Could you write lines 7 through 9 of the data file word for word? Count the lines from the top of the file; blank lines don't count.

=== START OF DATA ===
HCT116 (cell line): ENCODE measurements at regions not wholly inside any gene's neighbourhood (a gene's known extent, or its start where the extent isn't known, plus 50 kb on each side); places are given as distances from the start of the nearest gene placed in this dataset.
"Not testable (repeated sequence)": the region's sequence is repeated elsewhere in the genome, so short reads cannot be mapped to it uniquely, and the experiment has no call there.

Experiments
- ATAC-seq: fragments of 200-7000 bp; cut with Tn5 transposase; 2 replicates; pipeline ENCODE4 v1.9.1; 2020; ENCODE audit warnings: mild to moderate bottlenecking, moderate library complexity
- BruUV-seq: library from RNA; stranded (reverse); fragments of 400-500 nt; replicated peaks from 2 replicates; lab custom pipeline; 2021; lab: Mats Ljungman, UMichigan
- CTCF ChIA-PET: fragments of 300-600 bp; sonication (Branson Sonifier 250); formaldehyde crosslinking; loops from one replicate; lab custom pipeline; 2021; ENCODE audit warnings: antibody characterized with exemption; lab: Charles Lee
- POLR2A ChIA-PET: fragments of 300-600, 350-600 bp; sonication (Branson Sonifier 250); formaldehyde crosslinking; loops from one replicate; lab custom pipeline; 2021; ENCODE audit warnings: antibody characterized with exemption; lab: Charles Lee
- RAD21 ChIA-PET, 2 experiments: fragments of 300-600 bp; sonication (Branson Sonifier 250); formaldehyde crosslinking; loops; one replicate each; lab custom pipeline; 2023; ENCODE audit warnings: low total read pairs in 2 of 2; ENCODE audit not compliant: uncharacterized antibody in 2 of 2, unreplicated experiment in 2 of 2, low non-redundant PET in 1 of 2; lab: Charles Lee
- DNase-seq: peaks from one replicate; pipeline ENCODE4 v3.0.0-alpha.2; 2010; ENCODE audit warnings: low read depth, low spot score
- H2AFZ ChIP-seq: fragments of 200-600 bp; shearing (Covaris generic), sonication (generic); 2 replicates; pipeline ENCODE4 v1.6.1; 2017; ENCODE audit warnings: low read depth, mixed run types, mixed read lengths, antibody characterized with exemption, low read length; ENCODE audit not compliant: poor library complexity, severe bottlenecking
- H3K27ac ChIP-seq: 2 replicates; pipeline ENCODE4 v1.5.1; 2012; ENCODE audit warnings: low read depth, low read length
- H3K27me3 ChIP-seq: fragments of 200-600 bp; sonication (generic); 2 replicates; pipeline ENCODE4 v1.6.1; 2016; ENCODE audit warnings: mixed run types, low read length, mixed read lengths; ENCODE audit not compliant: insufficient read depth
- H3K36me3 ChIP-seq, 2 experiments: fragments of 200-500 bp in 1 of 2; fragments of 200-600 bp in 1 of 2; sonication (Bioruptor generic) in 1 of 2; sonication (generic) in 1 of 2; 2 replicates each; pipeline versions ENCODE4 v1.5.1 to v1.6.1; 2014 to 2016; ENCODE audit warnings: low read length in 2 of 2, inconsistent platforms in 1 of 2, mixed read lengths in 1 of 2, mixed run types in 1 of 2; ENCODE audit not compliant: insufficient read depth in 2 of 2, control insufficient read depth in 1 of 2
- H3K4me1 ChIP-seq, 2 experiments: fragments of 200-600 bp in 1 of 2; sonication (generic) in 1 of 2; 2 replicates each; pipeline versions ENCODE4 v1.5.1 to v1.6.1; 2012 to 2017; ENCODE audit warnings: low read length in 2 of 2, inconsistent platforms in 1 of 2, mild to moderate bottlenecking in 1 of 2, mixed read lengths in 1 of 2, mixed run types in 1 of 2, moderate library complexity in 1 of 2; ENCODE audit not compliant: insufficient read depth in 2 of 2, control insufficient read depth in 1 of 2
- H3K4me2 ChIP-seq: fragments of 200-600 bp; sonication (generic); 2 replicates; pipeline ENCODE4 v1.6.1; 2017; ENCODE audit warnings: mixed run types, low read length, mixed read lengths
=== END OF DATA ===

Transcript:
- POLR2A ChIA-PET: fragments of 300-600, 350-600 bp; sonication (Branson Sonifier 250); formaldehyde crosslinking; loops from one replicate; lab custom pipeline; 2021; ENCODE audit warnings: antibody characterized with exemption; lab: Charles Lee
- RAD21 ChIA-PET, 2 experiments: fragments of 300-600 bp; sonication (Branson Sonifier 250); formaldehyde crosslinking; loops; one replicate each; lab custom pipeline; 2023; ENCODE audit warnings: low total read pairs in 2 of 2; ENCODE audit not compliant: uncharacterized antibody in 2 of 2, unreplicated experiment in 2 of 2, low non-redundant PET in 1 of 2; lab: Charles Lee
- DNase-seq: peaks from one replicate; pipeline ENCODE4 v3.0.0-alpha.2; 2010; ENCODE audit warnings: low read depth, low spot score